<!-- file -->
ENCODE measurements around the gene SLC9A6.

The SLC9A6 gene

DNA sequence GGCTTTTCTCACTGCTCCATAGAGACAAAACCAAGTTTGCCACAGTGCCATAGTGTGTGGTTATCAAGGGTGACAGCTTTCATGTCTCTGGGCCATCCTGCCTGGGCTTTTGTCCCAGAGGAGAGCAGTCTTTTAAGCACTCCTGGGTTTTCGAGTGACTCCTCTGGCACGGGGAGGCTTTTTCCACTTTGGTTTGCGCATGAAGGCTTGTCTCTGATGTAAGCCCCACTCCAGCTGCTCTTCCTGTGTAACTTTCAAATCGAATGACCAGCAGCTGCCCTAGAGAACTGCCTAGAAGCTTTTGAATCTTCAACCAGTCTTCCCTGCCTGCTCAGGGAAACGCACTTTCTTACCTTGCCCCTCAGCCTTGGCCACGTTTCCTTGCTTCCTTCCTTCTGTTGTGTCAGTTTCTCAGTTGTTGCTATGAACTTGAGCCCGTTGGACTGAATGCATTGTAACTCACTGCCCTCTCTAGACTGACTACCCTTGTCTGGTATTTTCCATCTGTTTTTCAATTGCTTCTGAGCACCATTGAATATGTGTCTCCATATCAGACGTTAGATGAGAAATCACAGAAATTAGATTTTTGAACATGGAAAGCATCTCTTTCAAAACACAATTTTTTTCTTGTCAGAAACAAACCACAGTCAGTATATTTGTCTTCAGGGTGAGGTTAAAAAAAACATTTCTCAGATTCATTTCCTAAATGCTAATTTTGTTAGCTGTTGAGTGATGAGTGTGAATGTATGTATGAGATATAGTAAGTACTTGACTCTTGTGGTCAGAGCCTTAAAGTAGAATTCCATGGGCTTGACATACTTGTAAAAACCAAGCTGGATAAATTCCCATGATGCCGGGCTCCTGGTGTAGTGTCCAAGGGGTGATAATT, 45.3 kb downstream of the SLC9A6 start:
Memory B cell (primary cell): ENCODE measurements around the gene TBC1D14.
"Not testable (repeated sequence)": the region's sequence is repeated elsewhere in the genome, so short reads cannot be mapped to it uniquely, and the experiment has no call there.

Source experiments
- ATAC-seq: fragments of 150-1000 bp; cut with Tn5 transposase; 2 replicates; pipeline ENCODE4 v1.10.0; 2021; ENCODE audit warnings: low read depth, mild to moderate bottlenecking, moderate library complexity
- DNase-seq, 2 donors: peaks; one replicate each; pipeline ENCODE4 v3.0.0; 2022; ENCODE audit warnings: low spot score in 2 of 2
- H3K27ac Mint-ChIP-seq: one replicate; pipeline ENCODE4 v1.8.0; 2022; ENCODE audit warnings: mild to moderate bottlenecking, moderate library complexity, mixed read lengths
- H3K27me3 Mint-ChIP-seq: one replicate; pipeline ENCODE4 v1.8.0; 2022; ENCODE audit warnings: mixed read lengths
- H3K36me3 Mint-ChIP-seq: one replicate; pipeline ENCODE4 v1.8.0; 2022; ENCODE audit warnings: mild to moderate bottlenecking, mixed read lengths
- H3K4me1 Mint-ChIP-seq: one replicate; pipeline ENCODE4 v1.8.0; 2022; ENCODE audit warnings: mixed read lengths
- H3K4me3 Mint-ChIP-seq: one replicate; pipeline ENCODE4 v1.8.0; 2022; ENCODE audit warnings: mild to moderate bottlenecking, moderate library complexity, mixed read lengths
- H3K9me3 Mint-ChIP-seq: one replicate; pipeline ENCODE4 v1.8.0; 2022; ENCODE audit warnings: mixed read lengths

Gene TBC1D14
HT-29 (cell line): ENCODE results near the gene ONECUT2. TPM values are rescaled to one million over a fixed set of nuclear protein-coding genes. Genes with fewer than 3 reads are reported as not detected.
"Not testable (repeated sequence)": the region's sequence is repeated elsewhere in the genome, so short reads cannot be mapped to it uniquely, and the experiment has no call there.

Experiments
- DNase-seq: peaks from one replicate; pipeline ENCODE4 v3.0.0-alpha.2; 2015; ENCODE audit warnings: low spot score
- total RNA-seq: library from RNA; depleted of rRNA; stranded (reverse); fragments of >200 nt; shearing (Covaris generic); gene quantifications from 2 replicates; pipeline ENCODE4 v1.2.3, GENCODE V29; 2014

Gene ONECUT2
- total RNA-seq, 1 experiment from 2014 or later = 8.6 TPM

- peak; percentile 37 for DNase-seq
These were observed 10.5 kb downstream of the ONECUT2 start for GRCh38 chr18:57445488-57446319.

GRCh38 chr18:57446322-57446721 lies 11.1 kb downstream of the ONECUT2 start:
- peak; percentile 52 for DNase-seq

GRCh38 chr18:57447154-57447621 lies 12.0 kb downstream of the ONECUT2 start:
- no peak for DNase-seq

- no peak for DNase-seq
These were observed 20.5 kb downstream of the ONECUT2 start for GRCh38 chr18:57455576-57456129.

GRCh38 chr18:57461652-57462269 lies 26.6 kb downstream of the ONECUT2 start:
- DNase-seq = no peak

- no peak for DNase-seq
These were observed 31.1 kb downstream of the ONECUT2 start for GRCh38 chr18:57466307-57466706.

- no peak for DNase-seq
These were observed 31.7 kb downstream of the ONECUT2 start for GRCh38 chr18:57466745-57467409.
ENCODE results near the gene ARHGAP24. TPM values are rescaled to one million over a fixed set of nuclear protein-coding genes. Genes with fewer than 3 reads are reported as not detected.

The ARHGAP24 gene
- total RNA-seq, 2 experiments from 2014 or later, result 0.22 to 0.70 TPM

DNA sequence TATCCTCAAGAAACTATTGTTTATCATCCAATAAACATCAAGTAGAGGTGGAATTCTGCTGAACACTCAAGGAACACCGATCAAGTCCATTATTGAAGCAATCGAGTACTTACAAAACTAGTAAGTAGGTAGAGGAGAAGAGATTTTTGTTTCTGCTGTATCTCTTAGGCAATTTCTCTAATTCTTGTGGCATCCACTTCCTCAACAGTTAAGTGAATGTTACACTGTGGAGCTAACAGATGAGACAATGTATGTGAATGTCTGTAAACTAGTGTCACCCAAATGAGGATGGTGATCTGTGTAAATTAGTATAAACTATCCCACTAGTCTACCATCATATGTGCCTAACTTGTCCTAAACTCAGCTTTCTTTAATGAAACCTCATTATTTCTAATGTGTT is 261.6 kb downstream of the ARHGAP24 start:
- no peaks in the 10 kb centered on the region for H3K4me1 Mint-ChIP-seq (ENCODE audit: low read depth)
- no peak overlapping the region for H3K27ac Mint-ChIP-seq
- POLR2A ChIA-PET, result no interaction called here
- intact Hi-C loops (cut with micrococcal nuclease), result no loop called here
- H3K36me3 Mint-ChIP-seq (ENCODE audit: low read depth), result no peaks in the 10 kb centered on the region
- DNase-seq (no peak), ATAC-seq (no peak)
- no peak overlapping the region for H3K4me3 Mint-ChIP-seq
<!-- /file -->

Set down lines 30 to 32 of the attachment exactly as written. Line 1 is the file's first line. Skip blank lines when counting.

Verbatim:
These were observed 20.5 kb downstream of the ONECUT2 start for GRCh38 chr18:57455576-57456129.

GRCh38 chr18:57461652-57462269 lies 26.6 kb downstream of the ONECUT2 start:
- DNase-seq = no peak